Iceland

Shows No. 11 and No. 12: Saarbrucken, Germany and Wurzburg, Germany

"There were some vegan min-muffins here," my bandmate informed me. He lay prostrate on a leather couch backstage at a German venue, face covered with crumbs of unidentified origin.

"Vegan mini-muffins?" I repeated. My band had recently fled Southern Europe, where free, promoter-provided "Southern food"—bountiful feasts of expertly seasoned meat, steaming bowls of pasta, and dewy vegetables freshly plucked from salty Mediterranean gardens—had fueled gutsy performances of our innovative brand of postpunk music. Now, we were in Germany, gorging ourselves on free, promoter-provided food from the five basic German food groups—sugar, starch, potatoes, potatoes, and chocolate.

"Vegan mini-muffins," my bandmate repeated.

"You say there are vegan mini-muffins," I replied. "And I cannot disbelieve you. I arrived in Germany on Monday and have been here less than 48 hours. In this short time span—all told, less than 3,000 minutes—I estimate that I have had fourteen meals. Dinners of apfelschorle (sparkling apple juice) and strudel; banquets of unnamed potato matter and unidentifiable potatoesque gravy; snacktimes that paid tribute to the Rittersport and Coca-Cola corporations; horns-a-plenty packed with chips, pretzels, Snickers bars, crepes, cheese, wine, water (still and "with gas"), peaches, almonds, tea, bread, honeydew, Nutella, lunchmeat, and rarely, if ever, a green vegetable. But can the German cornocopia be stuffed vegan mini-muffins as well?"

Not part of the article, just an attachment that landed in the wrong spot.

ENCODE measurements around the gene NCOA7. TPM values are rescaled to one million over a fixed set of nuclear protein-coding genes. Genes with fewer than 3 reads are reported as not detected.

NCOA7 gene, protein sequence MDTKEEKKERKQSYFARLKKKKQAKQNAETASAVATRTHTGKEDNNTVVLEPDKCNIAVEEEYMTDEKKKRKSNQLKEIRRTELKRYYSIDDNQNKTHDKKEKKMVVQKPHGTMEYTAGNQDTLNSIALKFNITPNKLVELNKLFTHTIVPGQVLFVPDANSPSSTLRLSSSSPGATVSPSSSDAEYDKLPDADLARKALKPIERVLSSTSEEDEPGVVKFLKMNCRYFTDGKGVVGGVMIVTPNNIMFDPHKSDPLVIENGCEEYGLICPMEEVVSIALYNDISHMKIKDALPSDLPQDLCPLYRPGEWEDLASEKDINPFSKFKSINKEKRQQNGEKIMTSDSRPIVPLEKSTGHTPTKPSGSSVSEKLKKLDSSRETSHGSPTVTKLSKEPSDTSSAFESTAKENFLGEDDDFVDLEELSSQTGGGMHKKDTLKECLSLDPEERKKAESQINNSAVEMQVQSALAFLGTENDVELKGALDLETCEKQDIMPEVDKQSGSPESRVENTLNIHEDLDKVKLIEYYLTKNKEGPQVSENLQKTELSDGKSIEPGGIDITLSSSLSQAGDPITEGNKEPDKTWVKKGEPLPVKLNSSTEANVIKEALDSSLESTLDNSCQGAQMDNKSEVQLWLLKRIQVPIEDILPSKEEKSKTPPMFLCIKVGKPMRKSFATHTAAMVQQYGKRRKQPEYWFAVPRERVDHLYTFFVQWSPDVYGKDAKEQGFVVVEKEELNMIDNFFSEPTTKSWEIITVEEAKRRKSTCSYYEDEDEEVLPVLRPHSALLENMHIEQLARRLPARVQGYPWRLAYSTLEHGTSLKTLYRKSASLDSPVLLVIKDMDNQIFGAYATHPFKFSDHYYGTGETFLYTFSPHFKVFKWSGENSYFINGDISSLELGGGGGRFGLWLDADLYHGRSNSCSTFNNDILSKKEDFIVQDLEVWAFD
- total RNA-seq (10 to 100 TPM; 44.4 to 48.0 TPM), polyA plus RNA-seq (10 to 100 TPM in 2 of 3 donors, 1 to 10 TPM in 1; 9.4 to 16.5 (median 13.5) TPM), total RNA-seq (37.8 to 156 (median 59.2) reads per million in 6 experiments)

"They were just here," my bandmate teased. "Now they are gone."

"The case of the missing mini-muffins!" I exclaimed. "Muffins, but in miniature." I proceeded to tear through every food item in the backstage area. I found peanuts, bananas, and choco-bars. I found an onion, some Rice Krispies, and another onion. I found rice, mushrooms, assorted spices, seitan, a bottle of olive oil, and a tomato. But, after fifteen minutes and much rustling, I had no mini-muffins.

"Can't find the vegan mini-muffins?" my bandmate inquired from the depths of his food coma.

"No mini-muffins," I replied. Resigned, I flung myself upon a nearby leather couch. The couch groaned "squeak-squeak." Squeak-squeak is the the sound of my failure to locate my vegan mini-muffins, I thought. I closed my eyes and heard the droning, distorted guitars of the opening act, Germans who played a distinctly American form of "positive" hardcore punk rock. This band's "posi-core" compositions sought to inspire drug-addled, TV-addicted youth towards leftist political action. Upon hearing the impassioned singer plunge into another anthemic chorus, I was struck with a lightning bolt of inspiration—I could solve the case of the missing mini-muffins after all!

I leapt from the leather couch and strode to the garbage bin. I proceed to sort through the contents until, after some minutes, I retrieved an empty package of mini-muffins.

"Found the mini-muffins?" my bandmate inquired.

"I have solved the case of the missing mini-muffins," I observed. I quickly scanned the ingredients, and struggled with an unfamiliar word. "Milchpulver," I managed.

"Pulverized milk," my bandmate replied from the couch. "Also known as powered milk." He licked his lips. "Guess those mini-muffins weren't vegan after all," he observed, turned over, and fell asleep.

Comments

  1. #1

    pulverized milk - is that like mechanically separated meat?

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